CHICAGO -- (Chicago Tribune) U.S. authorities took more than a dozen travelers into custody Saturday at O'Hare International Airport in response to President Donald Trump's immigration order – but lawyers who came to their aid said all were set free after a federal judge temporarily barred deportations.
The Trump crackdown on immigration from seven majority-Muslim countries set off a tumultuous day at O'Hare as frantic relatives, hundreds of protesters and the volunteer lawyers gathered at the airport.
Even before a federal judge in New York ruled to block the U.S. from sending people out of the country under Trump's order, a few of those being held at O'Hare had already been released after hours of questioning. They included Hessan Noorian, a Park Ridge resident returning with his family from Iran.
Noorian and his wife, Zahra Amirisefat, knew about Trump's order before boarding their flight home to Chicago. But the couple never imagined it would apply to them.
“The only thing I can say is, it seems something changed,” Noorian said.
Noorian has a green card, as well as British and Iranian citizenship, and Amirisefat is a U.S. citizen. Their son, Ryan, was born six months ago in suburban Chicago. They had been visiting Tehran to introduce their child to their family.
When they landed at O'Hare around noon Saturday, immigration officers told them Noorian could not enter the country without answering some questions, Amirisefat said. They waved her and the baby through but, despite her husband's urging her to go home, she refused to leave without him.“I was scared,” she said. “I didn't know what was going to happen to him, if they would send him back. I wasn't going to leave him to go through that alone.”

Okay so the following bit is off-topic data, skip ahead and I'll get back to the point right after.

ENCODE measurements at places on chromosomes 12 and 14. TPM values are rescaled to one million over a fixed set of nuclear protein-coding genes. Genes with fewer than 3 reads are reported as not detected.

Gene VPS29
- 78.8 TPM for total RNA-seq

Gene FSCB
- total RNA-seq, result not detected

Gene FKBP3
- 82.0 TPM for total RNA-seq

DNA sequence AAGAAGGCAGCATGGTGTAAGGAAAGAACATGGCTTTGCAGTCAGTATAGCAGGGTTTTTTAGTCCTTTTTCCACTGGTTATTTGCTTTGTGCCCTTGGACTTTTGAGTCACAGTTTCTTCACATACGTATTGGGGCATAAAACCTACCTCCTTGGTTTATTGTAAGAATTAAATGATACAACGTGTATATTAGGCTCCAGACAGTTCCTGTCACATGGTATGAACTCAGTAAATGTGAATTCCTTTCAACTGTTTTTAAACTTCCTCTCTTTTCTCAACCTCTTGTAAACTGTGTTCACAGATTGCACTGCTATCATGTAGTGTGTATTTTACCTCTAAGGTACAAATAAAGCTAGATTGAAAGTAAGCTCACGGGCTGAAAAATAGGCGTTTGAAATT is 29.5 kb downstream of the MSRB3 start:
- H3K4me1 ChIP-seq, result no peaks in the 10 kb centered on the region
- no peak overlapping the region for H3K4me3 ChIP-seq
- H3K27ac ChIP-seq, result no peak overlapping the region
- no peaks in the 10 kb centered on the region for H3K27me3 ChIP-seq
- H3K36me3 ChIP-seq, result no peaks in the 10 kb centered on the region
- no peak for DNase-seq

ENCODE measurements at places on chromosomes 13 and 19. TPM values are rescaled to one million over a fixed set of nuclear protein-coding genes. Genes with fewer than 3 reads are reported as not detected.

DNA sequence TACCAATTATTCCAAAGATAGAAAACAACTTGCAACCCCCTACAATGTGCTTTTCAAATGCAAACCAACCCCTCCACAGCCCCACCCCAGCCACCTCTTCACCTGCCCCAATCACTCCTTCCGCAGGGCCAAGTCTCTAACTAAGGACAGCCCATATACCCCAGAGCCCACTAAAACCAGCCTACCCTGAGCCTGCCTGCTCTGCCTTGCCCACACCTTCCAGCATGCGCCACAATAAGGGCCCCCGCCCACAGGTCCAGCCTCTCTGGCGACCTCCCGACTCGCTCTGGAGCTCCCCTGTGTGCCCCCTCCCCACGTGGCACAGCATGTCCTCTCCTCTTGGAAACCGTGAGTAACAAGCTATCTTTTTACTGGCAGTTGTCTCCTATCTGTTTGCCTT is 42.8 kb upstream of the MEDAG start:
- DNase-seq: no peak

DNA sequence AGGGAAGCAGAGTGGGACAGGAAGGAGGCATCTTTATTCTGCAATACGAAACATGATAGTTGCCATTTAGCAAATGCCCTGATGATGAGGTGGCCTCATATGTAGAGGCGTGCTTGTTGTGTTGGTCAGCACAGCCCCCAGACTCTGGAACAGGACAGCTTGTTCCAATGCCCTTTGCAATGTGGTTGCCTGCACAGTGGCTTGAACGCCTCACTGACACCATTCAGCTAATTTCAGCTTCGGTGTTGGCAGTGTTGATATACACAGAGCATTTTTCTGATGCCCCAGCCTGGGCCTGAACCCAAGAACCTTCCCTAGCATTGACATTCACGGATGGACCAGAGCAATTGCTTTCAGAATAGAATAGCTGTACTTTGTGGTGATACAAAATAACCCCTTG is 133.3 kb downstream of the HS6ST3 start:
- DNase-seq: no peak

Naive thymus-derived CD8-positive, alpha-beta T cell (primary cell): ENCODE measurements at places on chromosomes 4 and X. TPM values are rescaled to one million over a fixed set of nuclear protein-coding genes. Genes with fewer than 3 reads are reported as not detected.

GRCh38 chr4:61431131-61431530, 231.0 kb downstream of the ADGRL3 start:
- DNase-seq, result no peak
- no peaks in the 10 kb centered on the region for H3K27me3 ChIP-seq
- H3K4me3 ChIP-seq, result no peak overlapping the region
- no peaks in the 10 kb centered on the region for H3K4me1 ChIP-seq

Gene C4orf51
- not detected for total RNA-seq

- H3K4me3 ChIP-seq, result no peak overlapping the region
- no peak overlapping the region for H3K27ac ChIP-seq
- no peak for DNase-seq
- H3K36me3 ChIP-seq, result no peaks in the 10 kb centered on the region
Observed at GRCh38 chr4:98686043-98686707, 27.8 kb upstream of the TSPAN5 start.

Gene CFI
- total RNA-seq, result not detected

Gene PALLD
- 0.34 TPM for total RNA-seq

The couple, who said they work at Oakton Community College, then texted Amirisefat's brother and submitted to five hours of on-and-off questioning. The treatment during the detention was neither abusive nor exemplary, she said. She was allowed to nurse her son in a private room after making several requests, and her husband was given juice when he felt his blood sugar levels drop.
The couple — jet-lagged from their 20-hour trip home from Iran — looked tired and confused as they exited customs around 5:30 p.m. Noorian carried the names of about a dozen people he said were still being held and phone numbers for their relatives.